KUALA LUMPUR, July 12 — The Malaysian Medical Association (MMA) today urged the Medical Device Authority (MDA) to publish the list of approved Covid-19 test kits with their verified accuracy.
The doctors’ group noted that the website of the government agency under the Ministry of Health (MOH) only states that people may search for a medical device by inserting the device name and registration number on its site.
“The Malaysian Medical Association (MMA) is deeply concerned about the lack of transparency in the approval process of the various rapid test kits, be it antibody or antigen test kits being widely used now,” MMA president Dr N. Ganabaskaran said in a statement.
He cited a June 5 letter from MOH that said general practitioners (GPs) should only use Covid-19 antibody rapid test kits approved by the MDA.
On June 11, he said, MOH updated the latest guidelines on the Home Assessment Tool, which stated that one is required to undergo a Covid-19 serological (antibody) test at a private clinic approved by MOH on the 13th day of quarantine.
After that, MOH published an infographic on July 1 that instructed private clinics to report results from antibody rapid tests on the 13th day of quarantine for individuals placed under home quarantine upon return from abroad.
“These matters that can have a direct impact on the health and lives of the public have been poorly managed and coordinated. The Prime Minister has only earlier this month, called on civil servants to not work in silos to help ensure the government functioned efficiently. Moreover, we are in a time of crisis,” said Dr Ganabaskaran.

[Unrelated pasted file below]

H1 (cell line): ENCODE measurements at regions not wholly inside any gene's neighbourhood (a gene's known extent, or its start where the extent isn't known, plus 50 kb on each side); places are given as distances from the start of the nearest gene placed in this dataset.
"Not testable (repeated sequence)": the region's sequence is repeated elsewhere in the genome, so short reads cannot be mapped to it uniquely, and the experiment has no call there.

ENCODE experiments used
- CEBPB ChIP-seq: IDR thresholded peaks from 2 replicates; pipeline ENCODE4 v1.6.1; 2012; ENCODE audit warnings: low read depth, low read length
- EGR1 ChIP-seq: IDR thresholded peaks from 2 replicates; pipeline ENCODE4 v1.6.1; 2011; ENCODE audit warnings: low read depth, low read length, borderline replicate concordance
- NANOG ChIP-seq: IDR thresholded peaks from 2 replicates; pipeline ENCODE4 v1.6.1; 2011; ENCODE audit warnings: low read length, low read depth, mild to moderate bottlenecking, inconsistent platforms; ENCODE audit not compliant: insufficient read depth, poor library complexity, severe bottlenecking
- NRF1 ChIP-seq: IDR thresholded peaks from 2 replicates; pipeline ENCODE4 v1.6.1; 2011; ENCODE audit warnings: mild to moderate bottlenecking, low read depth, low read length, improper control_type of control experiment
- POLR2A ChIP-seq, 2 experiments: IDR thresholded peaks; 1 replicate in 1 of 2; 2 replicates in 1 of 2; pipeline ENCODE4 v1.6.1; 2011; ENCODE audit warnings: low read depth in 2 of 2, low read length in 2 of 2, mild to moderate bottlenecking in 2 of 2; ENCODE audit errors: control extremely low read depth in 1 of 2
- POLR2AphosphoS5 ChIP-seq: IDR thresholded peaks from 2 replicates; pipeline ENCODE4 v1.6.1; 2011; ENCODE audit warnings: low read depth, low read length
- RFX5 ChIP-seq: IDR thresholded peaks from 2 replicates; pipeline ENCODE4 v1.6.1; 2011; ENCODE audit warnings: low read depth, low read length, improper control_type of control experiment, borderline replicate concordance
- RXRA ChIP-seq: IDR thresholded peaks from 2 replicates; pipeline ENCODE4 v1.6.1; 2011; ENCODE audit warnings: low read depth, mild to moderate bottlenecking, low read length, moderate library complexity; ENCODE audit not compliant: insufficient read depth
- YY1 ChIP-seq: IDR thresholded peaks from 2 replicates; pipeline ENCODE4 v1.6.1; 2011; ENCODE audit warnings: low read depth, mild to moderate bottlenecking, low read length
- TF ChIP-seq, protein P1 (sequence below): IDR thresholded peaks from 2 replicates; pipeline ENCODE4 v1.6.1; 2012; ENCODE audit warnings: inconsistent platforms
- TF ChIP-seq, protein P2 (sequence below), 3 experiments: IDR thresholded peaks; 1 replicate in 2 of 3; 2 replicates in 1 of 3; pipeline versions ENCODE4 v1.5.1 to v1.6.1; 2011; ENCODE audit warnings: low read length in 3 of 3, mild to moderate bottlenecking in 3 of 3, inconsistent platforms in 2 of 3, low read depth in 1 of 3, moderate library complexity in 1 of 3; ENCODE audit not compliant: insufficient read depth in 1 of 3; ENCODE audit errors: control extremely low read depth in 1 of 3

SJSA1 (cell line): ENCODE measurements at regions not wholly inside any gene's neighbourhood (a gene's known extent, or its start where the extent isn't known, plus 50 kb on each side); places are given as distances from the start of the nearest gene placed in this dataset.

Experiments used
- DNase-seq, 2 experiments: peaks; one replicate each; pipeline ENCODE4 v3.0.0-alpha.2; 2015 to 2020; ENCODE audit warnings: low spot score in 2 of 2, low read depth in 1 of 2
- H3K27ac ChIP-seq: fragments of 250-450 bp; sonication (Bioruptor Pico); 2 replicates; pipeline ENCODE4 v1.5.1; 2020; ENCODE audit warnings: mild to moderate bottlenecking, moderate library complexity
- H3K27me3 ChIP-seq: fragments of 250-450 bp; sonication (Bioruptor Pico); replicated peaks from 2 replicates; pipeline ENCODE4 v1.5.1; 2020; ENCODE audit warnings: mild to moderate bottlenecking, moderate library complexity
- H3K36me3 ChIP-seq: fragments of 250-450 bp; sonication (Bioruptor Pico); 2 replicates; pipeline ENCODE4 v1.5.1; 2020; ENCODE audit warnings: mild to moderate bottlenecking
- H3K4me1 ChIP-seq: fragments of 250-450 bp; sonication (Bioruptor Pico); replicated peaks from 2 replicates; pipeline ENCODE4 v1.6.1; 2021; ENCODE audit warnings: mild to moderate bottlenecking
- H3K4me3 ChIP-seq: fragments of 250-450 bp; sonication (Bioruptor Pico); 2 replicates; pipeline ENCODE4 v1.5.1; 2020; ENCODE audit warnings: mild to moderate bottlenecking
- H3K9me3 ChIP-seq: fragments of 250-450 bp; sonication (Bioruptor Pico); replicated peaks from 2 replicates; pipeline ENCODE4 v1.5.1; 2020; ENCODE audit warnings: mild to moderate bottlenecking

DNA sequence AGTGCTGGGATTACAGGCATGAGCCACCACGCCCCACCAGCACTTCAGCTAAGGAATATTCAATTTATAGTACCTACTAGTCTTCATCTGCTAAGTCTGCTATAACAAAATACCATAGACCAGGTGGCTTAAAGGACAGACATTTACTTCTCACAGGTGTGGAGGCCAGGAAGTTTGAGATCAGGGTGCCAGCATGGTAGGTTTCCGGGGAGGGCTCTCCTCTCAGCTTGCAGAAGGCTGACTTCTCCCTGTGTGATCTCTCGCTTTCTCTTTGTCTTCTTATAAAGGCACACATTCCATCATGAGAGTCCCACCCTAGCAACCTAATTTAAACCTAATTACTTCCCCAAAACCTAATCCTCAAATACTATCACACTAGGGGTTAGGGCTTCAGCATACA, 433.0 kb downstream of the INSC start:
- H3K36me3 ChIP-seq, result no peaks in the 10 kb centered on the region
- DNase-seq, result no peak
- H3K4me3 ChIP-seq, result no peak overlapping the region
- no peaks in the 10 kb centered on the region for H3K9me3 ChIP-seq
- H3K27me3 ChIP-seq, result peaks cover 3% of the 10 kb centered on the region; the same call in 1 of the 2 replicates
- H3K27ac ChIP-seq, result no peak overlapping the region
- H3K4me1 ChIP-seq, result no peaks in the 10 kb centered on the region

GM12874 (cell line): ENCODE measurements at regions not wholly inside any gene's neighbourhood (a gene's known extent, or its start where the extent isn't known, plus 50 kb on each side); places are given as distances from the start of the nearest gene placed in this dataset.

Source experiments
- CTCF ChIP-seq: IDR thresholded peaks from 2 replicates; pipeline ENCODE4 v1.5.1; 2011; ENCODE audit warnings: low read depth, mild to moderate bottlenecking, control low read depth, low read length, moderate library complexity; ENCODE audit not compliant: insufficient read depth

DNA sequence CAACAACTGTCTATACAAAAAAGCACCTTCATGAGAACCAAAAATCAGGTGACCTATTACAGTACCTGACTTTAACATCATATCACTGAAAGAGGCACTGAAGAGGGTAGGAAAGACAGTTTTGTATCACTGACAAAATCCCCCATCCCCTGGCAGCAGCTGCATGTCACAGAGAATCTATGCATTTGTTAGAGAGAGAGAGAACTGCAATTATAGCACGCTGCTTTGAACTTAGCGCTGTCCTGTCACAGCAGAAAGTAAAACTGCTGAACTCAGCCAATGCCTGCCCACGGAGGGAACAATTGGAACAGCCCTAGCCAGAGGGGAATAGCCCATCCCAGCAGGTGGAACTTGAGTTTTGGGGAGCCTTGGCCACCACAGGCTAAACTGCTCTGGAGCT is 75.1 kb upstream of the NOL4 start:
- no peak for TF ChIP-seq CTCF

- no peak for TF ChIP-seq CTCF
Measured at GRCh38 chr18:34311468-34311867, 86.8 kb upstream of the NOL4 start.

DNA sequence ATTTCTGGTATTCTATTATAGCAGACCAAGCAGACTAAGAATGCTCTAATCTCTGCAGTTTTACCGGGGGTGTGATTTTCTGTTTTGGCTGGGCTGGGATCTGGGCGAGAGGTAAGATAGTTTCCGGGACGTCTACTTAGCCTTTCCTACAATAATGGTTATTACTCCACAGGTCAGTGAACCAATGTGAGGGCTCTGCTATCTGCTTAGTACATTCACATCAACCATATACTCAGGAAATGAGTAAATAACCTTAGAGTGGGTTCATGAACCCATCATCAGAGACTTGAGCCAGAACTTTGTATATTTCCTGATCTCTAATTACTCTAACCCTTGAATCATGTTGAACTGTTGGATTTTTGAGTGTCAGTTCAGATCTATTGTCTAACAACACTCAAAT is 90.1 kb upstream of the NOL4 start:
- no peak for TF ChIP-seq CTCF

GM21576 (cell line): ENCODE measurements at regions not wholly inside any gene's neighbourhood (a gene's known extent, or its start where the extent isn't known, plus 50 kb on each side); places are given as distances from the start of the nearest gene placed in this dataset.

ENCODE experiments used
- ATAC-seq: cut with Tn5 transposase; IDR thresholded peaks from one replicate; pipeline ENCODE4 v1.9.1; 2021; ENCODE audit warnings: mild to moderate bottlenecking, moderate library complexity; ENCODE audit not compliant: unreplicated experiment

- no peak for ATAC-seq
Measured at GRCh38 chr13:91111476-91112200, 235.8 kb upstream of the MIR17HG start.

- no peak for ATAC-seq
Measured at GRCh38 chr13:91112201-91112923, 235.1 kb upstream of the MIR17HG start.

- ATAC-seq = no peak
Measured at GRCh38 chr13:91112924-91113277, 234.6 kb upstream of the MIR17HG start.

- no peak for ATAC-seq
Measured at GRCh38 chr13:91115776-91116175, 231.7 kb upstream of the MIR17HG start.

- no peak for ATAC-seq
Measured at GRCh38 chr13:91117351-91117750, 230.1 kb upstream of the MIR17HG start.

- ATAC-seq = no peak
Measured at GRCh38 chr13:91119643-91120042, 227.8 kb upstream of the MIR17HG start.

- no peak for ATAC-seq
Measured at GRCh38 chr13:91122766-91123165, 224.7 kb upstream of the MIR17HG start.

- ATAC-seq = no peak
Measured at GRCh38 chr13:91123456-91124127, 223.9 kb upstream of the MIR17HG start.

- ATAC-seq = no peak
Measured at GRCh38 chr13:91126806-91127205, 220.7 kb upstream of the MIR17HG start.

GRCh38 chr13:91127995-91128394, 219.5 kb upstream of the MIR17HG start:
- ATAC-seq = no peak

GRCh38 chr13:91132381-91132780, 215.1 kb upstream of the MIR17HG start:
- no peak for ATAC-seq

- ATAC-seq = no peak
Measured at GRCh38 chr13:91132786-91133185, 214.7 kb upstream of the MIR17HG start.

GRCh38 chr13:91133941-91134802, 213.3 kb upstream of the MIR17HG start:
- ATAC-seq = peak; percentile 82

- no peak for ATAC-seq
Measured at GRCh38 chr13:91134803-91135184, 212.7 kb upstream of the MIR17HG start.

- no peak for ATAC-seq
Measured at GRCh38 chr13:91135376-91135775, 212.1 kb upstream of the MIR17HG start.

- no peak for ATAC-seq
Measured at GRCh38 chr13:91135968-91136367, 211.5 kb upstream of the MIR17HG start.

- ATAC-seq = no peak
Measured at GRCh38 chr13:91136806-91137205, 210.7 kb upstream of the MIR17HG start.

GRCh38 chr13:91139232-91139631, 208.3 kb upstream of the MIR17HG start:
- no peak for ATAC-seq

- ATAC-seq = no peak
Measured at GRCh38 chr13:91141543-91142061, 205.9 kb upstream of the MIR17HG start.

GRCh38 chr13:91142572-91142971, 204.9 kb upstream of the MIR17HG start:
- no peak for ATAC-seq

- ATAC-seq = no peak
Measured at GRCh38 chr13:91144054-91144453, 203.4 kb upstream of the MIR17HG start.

“Without the published list and lack of transparency, there is no control over the use of the various kits and there is no verification process. The earlier special access given to some companies was not allowed for commercial use. Our numerous meetings and requests in the best interest of public health and safety in the fight against Covid-19 seemed to have fallen on deaf ears,” he added.
MMA urged MOH to instruct MDA to immediately publish the approved list of Covid-19 test kits on MDA’s website, with the results on sensitivity and specificity from tests conducted in Malaysia either by the Institute of Medical Research (IMR) or the National Public Health Laboratory (MKAK).
Sensitivity measures how often a test correctly generates a positive result for people who have the condition that’s being tested for. A test that’s highly sensitive will flag almost everyone who has the disease and not generate many false-negative results.
Specificity measures a test’s ability to correctly generate a negative result for people who don’t have the condition that’s being tested for. A high-specificity test will correctly rule out almost everyone who doesn’t have the disease and won’t generate many false-positive results.
“Tests are important in keeping our numbers of infections low and preventing clusters. Therefore, we should insist on the best, most reliable test kits available. These are test kits [that] are already being used to test our people. The public has a right to know and be assured of the highest quality and effectiveness,” said Dr Ganabaskaran.
As of today, the Sarawak Disaster Management Committee (SDMC) has reported six Covid-19 cases with false negative results from the antigen rapid test kit (RTK) at the Kuala Lumpur International Airport (KLIA), as they later tested positive for the coronavirus with the gold-standard RT-PCR test in Sarawak.
Health director-general Dr Noor Hisham Abdullah told CodeBlue Thursday that MOH was reviewing the use of antigen rapid tests at both the KLIA and klia2 airports, following reports of inaccurate results.
He said 68,556 antigen RTK have been run as of July 7, out of which 166 people (0.24 per cent) tested positive for coronavirus, adding that the specificity of the antigen RTK used at KLIA and klia2 was 100 per cent, but the test’s sensitivity was 85 per cent. He did not reveal the brand of the test.